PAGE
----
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February 11, 2014 • Vol. 96, No. 18

Career Services hosts Summer Camp Fair Alyssa Bonner Reporter


areer Services hosted their Summer Camp Fair on Monday, Feb. 10. Many camps from around Texas and surrounding states came in to visit with students who are interested in working at a summer camp. “The Summer Camp Fair is an exceptional opportunity for students,” Jana Nixon, Student Employment Services Coordinator, said. “The fair enables students to connect with employers who are seeking summer staff at camps across Texas and beyond. In short, the jobs are coming to them.” Twenty-three camps participated in the fair on Monday. A few camps that were in attendance include Ceta Canyon


Camp and Retreat Center, Glorieta Camp and Rocky River Ranch. Wonderland Park, the Don Harrington Discovery Center and Upward Bound were also there seeking employees for summer programs. Students who attended the fair are encouraged to follow up with camps they spoke with. “I followed up with Panfork Baptist Encampment and got an interview, so I was really excited to get the job,” Jessica Morrow, senior Theatre Performance major, said. Morrow attended the Summer Camp Fair in 2012. Contrary to popular belief, summer camps are not just for Education majors and the like. Students majoring in Sports and Exercise Science, Music, Theatre, Nursing, Social Work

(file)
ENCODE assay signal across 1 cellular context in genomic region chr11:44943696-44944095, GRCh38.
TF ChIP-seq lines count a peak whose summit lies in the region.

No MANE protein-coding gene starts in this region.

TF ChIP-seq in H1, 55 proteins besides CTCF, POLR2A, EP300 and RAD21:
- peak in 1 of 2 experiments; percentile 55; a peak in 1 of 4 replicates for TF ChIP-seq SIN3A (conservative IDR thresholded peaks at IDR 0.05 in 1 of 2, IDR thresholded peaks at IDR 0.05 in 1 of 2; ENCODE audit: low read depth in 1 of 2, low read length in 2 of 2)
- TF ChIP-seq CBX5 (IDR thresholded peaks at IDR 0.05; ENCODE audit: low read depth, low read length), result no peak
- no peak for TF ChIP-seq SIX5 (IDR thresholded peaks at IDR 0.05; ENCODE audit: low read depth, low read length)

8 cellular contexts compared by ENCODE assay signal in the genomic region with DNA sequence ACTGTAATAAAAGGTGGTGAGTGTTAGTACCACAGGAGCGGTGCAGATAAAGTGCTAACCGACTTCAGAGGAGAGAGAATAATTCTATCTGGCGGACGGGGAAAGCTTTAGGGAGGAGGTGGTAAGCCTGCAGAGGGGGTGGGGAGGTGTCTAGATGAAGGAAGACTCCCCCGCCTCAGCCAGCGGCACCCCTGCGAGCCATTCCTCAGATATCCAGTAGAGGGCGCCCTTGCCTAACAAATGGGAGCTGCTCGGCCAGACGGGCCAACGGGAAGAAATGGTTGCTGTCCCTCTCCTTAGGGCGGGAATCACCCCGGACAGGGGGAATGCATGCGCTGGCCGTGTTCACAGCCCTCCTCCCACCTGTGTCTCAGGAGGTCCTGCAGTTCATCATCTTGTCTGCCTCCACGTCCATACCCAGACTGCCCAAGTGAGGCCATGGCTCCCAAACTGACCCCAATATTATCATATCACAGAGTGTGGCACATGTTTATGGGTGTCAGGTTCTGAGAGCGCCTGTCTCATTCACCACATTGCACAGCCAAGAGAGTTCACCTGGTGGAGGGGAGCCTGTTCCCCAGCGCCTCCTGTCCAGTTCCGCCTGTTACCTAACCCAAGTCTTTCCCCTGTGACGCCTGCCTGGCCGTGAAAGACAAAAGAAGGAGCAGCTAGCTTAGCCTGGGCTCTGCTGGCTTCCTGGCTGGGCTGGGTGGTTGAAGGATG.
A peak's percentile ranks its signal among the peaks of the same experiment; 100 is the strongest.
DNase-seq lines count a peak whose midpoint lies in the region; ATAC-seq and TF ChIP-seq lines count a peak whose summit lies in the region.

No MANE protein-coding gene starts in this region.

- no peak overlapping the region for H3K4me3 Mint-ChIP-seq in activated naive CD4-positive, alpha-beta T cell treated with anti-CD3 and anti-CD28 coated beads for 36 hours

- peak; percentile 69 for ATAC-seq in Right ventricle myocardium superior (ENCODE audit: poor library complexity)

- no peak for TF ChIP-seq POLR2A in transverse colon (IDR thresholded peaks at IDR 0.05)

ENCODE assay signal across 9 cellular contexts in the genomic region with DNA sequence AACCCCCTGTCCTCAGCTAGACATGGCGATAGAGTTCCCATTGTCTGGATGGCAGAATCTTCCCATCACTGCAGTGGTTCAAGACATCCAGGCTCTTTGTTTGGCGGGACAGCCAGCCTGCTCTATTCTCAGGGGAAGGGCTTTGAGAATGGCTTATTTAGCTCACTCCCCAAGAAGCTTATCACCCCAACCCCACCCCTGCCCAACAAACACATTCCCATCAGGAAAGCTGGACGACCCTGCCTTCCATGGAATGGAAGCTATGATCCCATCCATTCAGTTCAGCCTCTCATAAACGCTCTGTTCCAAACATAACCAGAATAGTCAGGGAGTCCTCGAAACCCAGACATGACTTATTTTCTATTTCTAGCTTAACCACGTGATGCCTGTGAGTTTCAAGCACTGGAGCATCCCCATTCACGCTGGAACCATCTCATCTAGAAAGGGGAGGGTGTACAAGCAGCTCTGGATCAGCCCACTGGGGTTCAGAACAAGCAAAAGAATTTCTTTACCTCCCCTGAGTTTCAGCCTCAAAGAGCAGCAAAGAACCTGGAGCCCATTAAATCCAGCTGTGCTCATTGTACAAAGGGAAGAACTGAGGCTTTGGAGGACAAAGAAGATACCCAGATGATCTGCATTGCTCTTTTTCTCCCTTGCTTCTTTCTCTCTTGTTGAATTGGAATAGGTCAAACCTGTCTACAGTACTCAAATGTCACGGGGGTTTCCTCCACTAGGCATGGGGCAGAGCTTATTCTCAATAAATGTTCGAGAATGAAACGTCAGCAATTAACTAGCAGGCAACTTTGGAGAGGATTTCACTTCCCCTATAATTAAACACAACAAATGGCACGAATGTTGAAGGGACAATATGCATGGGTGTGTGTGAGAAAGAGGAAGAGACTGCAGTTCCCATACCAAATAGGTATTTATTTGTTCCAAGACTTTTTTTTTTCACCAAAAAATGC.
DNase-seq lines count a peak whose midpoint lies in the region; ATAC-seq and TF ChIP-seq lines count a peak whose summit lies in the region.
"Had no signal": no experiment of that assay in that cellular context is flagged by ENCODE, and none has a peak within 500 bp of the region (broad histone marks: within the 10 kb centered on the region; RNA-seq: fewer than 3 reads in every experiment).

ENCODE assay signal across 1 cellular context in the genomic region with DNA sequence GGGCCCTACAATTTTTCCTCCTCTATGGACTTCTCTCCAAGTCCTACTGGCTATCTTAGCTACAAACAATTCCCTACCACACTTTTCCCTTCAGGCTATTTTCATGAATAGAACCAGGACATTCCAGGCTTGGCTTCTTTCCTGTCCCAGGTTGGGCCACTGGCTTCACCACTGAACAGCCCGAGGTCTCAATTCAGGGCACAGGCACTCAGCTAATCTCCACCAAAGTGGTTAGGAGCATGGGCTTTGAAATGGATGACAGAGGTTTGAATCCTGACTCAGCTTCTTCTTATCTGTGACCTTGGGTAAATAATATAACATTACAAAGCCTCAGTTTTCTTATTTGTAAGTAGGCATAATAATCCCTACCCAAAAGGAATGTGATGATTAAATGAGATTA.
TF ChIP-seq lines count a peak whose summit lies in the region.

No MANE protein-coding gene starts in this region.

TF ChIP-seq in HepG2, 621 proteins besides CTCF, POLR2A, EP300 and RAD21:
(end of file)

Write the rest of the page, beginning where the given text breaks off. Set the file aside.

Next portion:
WTAMU brands its classrooms after donors.

Buffs Basketball splits with Rams and Javelinas.



and more can gain relevant work experience that will enhance their skill set, ultimately helping to prepare them for their future careers after graduation. “It taught me extremely valuable lessons about work ethic. All the staff lived together, so we really had to work on maintaining good working relationships,” Morrow said. “I think those experiences will be really valuable for the future.” Summer camps are also a good way for students to earn money while having fun over the summer.



BJ BRITTAIN/ ASSISTANT EDITOR Camp Glorieta is seeking counselors for this summer.



The need to address the Megan Moore takes a look at An inside look at grad The Walking Dead’s return. students and TAs at WTAMU. winter commuter situation.